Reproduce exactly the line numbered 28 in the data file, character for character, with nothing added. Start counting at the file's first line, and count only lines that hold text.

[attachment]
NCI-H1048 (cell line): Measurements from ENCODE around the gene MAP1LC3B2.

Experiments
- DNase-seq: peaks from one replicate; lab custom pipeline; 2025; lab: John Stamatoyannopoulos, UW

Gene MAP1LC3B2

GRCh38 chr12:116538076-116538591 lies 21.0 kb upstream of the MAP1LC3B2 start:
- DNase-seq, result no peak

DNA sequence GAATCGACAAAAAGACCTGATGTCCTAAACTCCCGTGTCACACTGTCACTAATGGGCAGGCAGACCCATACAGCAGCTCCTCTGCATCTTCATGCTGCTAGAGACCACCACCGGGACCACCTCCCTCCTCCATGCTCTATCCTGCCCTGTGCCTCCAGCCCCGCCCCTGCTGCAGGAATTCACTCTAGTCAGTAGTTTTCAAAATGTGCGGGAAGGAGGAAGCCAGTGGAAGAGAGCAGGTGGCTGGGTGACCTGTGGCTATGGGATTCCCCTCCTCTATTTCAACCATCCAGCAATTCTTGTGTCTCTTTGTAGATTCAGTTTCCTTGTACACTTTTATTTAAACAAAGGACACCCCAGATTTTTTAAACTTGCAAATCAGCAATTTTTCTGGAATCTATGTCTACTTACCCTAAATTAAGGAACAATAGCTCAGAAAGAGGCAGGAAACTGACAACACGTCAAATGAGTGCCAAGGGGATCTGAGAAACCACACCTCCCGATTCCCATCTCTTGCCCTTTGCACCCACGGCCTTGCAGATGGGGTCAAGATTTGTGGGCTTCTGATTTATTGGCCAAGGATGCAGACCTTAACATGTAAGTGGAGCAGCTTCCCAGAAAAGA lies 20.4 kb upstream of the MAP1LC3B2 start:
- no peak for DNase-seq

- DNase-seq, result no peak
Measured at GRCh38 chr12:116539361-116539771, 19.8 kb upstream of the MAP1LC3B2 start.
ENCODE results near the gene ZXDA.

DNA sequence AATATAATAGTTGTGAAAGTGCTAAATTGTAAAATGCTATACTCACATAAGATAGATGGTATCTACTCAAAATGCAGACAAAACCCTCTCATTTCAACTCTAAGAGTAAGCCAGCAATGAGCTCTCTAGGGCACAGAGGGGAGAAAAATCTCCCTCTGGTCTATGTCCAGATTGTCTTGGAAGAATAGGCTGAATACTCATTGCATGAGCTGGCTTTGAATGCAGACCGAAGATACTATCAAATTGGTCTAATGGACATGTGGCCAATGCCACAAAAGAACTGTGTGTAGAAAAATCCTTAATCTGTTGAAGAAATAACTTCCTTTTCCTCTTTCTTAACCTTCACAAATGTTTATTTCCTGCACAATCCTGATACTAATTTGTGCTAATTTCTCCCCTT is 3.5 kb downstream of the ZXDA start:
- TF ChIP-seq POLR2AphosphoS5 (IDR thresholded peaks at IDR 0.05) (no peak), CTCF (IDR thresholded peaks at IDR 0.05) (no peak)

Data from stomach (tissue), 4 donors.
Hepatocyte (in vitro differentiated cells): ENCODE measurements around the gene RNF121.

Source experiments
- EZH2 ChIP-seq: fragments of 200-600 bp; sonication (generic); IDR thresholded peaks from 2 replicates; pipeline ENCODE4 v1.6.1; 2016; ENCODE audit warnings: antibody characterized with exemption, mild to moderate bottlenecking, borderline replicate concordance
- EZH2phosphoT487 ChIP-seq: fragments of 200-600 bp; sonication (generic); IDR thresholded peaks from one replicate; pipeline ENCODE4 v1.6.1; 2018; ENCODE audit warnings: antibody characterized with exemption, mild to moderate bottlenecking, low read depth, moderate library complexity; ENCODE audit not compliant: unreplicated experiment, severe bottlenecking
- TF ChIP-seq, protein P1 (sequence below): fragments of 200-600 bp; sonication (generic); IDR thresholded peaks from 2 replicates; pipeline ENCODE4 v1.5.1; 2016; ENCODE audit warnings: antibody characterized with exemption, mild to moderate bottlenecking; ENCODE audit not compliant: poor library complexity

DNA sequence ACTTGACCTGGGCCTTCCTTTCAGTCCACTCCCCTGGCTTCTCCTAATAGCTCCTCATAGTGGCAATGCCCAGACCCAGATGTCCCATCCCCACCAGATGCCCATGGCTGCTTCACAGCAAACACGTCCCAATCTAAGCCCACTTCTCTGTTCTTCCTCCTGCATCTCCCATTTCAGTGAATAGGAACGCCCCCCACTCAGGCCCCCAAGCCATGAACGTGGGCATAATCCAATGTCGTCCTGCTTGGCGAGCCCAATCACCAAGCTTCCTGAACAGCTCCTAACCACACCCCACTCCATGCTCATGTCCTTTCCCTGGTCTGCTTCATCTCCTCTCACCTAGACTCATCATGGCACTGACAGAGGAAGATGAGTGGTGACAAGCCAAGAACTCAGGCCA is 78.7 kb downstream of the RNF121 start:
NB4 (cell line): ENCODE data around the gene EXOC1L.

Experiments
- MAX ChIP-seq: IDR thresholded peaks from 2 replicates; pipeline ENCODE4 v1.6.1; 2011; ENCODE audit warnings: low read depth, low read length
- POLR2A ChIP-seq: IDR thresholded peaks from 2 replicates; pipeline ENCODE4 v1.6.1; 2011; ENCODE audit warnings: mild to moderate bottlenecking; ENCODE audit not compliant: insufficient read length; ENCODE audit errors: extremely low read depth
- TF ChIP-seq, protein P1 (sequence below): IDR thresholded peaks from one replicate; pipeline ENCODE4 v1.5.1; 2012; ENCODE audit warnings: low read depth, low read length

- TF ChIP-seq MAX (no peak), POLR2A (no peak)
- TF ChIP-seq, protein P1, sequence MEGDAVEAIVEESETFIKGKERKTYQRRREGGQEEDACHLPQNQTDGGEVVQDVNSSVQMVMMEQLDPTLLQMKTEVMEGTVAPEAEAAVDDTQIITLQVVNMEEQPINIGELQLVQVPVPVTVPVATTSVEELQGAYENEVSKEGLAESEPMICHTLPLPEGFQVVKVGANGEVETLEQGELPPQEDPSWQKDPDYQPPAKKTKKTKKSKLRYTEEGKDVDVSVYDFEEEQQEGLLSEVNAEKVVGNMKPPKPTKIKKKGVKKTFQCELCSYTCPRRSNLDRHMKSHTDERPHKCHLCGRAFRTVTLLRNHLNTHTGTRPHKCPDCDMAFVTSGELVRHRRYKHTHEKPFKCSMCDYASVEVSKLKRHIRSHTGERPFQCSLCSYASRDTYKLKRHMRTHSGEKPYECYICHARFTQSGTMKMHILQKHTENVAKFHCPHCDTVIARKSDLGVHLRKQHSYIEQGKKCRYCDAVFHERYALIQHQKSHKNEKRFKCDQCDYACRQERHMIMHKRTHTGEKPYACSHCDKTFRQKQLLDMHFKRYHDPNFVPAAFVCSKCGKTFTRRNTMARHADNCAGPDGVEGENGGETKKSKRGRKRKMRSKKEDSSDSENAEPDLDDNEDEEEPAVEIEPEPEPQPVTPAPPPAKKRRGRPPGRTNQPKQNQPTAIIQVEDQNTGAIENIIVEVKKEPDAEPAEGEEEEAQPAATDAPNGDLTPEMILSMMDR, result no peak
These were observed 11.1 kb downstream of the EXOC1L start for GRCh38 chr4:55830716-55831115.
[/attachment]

These were observed 11.1 kb downstream of the EXOC1L start for GRCh38 chr4:55830716-55831115.